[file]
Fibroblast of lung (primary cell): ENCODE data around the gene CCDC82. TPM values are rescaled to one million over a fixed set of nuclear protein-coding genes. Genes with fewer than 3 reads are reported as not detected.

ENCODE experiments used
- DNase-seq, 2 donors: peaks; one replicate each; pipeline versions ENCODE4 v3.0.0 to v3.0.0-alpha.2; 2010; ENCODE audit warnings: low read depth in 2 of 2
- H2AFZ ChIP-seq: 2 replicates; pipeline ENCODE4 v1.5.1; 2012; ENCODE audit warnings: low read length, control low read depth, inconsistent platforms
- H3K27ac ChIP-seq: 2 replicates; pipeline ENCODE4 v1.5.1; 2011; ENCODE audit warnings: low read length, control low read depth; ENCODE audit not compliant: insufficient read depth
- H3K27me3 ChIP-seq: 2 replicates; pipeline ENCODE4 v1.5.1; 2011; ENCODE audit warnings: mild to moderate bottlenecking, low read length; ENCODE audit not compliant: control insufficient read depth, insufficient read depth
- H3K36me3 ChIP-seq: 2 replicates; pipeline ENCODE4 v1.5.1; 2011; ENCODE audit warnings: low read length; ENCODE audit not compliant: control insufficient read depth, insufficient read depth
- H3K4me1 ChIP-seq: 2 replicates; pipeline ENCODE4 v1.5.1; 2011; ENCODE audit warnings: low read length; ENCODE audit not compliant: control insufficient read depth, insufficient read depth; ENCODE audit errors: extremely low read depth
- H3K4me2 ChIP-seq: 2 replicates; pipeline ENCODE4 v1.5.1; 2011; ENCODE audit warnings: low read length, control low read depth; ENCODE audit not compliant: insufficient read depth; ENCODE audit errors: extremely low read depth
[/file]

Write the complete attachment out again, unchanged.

Fibroblast of lung (primary cell): ENCODE data around the gene CCDC82. TPM values are rescaled to one million over a fixed set of nuclear protein-coding genes. Genes with fewer than 3 reads are reported as not detected.

ENCODE experiments used
- DNase-seq, 2 donors: peaks; one replicate each; pipeline versions ENCODE4 v3.0.0 to v3.0.0-alpha.2; 2010; ENCODE audit warnings: low read depth in 2 of 2
- H2AFZ ChIP-seq: 2 replicates; pipeline ENCODE4 v1.5.1; 2012; ENCODE audit warnings: low read length, control low read depth, inconsistent platforms
- H3K27ac ChIP-seq: 2 replicates; pipeline ENCODE4 v1.5.1; 2011; ENCODE audit warnings: low read length, control low read depth; ENCODE audit not compliant: insufficient read depth
- H3K27me3 ChIP-seq: 2 replicates; pipeline ENCODE4 v1.5.1; 2011; ENCODE audit warnings: mild to moderate bottlenecking, low read length; ENCODE audit not compliant: control insufficient read depth, insufficient read depth
- H3K36me3 ChIP-seq: 2 replicates; pipeline ENCODE4 v1.5.1; 2011; ENCODE audit warnings: low read length; ENCODE audit not compliant: control insufficient read depth, insufficient read depth
- H3K4me1 ChIP-seq: 2 replicates; pipeline ENCODE4 v1.5.1; 2011; ENCODE audit warnings: low read length; ENCODE audit not compliant: control insufficient read depth, insufficient read depth; ENCODE audit errors: extremely low read depth
- H3K4me2 ChIP-seq: 2 replicates; pipeline ENCODE4 v1.5.1; 2011; ENCODE audit warnings: low read length, control low read depth; ENCODE audit not compliant: insufficient read depth; ENCODE audit errors: extremely low read depth